Elizabeth's story is one of poignant desperation. Fear is seen to dominate her past and present actions, be that fear of God or of being perceived as shameful by others in her family or community. Her struggle to make the right choices have been thwarted and this is particularly in evidence in the cruelty inflicted on John by Gabriel. Elizabeth's thoughts reveal that the decision to marry Gabriel had been based on the desire to give her son a name and to gain respectability. This choice to marry is clearly described as being made in good faith, but is essentially flawed because of Gabriel's cruelty.
The fear of disgrace is explained as her overt reason for marrying him and because of his later sadism it is possible to see the novel attacking the dominant values of society that use shame to castigate the so-called sinners. Both John and Elizabeth are particularly concerned with the guilt associated with perceived sinful behavior, and both are susceptible to Gabriel's willingness to use their religious beliefs as a weapon against them. John and Elizabeth have internalized the ideology of their faith.
'Elizabeth's Prayer' resembles Florence's and Gabriel's in that this, too, is marked by the decision to move to New York - the city of destruction. This migration to the North from the repressive South is not idealized, but is represented as initially being a dream of liberation and a place to escape to. Elizabeth has turned away from her upbringing, similarly to Florence, and does not look back unlike Lot's wife. However, the decision to live in Harlem becomes a mixed blessing.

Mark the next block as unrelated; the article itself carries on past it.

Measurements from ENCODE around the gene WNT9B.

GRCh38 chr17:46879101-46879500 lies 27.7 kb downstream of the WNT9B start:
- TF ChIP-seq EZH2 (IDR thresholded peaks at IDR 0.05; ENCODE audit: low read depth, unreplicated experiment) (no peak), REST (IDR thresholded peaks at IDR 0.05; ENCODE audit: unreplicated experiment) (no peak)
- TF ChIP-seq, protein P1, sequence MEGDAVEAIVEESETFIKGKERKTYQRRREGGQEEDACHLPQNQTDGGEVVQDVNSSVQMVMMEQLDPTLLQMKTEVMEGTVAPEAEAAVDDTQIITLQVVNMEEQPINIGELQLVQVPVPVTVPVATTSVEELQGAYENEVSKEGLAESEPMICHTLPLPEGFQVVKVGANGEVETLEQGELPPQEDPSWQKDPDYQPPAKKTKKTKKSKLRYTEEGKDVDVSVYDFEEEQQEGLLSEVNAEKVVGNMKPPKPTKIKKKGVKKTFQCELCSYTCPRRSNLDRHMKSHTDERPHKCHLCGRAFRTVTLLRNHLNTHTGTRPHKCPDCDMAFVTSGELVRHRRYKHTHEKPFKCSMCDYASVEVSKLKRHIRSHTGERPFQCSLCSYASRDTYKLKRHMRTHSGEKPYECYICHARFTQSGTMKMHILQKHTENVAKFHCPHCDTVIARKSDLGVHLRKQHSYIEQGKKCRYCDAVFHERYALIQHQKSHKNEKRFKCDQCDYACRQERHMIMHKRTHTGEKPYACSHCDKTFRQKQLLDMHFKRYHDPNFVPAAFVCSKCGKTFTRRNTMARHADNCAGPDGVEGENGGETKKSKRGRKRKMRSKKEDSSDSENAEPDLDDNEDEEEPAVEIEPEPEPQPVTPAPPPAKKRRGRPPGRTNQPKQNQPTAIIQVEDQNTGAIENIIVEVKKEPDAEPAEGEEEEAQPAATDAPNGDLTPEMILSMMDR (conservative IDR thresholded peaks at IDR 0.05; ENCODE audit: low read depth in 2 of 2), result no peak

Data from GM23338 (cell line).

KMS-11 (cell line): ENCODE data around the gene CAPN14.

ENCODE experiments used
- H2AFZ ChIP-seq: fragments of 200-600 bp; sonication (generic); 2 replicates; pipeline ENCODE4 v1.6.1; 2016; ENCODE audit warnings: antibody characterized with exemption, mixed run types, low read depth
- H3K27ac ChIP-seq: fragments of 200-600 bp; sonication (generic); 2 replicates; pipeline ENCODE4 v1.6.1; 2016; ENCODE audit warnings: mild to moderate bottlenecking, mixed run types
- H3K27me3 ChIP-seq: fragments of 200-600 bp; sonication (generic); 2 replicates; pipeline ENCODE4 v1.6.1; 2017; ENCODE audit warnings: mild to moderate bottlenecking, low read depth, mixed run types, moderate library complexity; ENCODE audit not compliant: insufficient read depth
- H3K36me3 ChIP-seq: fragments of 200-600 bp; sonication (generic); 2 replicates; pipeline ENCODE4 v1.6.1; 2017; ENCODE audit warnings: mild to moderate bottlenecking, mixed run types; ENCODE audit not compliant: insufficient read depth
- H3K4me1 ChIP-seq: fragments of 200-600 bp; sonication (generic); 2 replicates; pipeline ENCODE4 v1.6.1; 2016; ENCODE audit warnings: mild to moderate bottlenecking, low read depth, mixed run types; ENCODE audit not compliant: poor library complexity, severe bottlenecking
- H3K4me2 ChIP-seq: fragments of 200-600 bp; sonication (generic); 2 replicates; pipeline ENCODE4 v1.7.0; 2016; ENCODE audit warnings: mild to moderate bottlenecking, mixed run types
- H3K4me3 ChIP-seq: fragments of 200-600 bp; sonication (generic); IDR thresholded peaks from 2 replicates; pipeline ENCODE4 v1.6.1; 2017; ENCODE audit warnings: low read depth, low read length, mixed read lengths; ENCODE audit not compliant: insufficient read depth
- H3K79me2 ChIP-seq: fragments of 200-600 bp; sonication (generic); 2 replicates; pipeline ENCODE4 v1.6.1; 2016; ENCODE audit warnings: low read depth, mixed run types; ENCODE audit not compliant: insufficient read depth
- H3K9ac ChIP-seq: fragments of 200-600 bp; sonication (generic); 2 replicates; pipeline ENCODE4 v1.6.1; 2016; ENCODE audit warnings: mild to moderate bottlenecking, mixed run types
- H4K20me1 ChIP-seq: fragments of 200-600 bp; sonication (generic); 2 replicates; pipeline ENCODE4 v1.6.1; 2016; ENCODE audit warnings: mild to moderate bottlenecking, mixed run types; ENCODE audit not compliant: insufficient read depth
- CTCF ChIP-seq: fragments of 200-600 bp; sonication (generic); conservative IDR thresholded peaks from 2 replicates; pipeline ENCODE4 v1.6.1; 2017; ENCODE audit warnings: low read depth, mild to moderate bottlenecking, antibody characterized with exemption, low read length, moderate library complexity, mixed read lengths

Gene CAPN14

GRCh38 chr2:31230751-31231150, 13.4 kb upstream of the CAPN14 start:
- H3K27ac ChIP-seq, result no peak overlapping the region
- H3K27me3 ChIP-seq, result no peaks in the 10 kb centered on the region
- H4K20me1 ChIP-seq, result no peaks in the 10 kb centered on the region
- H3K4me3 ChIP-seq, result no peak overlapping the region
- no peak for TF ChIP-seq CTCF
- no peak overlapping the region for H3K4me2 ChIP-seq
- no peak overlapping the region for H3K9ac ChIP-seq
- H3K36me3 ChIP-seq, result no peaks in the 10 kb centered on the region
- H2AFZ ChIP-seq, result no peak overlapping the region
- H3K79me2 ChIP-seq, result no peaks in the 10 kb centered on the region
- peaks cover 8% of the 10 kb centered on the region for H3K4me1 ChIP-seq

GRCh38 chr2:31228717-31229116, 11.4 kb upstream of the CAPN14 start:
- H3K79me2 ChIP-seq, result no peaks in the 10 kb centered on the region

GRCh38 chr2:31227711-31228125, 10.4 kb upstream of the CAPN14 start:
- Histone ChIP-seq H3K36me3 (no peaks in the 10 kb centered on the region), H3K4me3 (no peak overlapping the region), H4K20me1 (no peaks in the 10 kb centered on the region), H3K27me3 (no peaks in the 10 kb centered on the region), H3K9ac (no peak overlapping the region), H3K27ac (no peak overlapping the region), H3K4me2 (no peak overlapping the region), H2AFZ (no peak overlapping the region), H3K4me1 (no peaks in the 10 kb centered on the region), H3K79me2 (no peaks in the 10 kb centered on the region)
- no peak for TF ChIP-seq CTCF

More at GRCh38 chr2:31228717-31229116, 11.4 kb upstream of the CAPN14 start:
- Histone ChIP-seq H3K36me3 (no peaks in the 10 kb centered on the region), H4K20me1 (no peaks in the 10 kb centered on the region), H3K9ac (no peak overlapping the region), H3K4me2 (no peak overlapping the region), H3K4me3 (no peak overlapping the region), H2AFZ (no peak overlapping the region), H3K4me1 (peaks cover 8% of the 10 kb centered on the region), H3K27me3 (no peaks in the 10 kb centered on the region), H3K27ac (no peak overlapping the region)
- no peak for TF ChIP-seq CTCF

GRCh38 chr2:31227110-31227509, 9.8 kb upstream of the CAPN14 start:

This perspective of events enlightens the reader finally with the identity of John's biological father. The introduction of Richard is also of particular interest as this offers a different insight into John's internal derision of Gabriel's hatred of white people in Part One. In this final 'Prayer', the justice system is depicted as biased against African Americans. Richard and Elizabeth are both humiliated by the purveyors of this system and his consequent suicide is one of the few instances in this work of obviously negative criticisms of an institutionally racist society. Both Richard and Gabriel question endemic racism, whereas John symbolizes equivocation. It is also through Richard that this novel broaches the subject of the consciousness-raising of African Americans in relation to the effects of racism.
Elizabeth's memory of their trips to museums, where they were often the only African Americans present, demonstrates Elizabeth's fear, once more, of questioning authority. Her fear may also be paralleled with John's in Part One as he dare not enter the shops that are dominated by whites.
Go Tell It on the Mountain Study GuideChoose to Continue
- Go Tell It on the Mountain
- Part 1 - The Seventh Day
- Part 1 - The Seventh Day
- Part 2 - The Prayers of the Saints - 1. Florence's Prayer
- Part 2 - The Prayers of the Saints -2. Gabriel's Prayer
- Part 2 - The Prayers of the Saints - 3. Elizabeth's Prayer
- Part 3 - The Threshing-Floor
- Character Profiles
- Metaphor Analysis
- Theme Analysis
- Top Ten Quotes
- James Baldwin
- Essay Q&A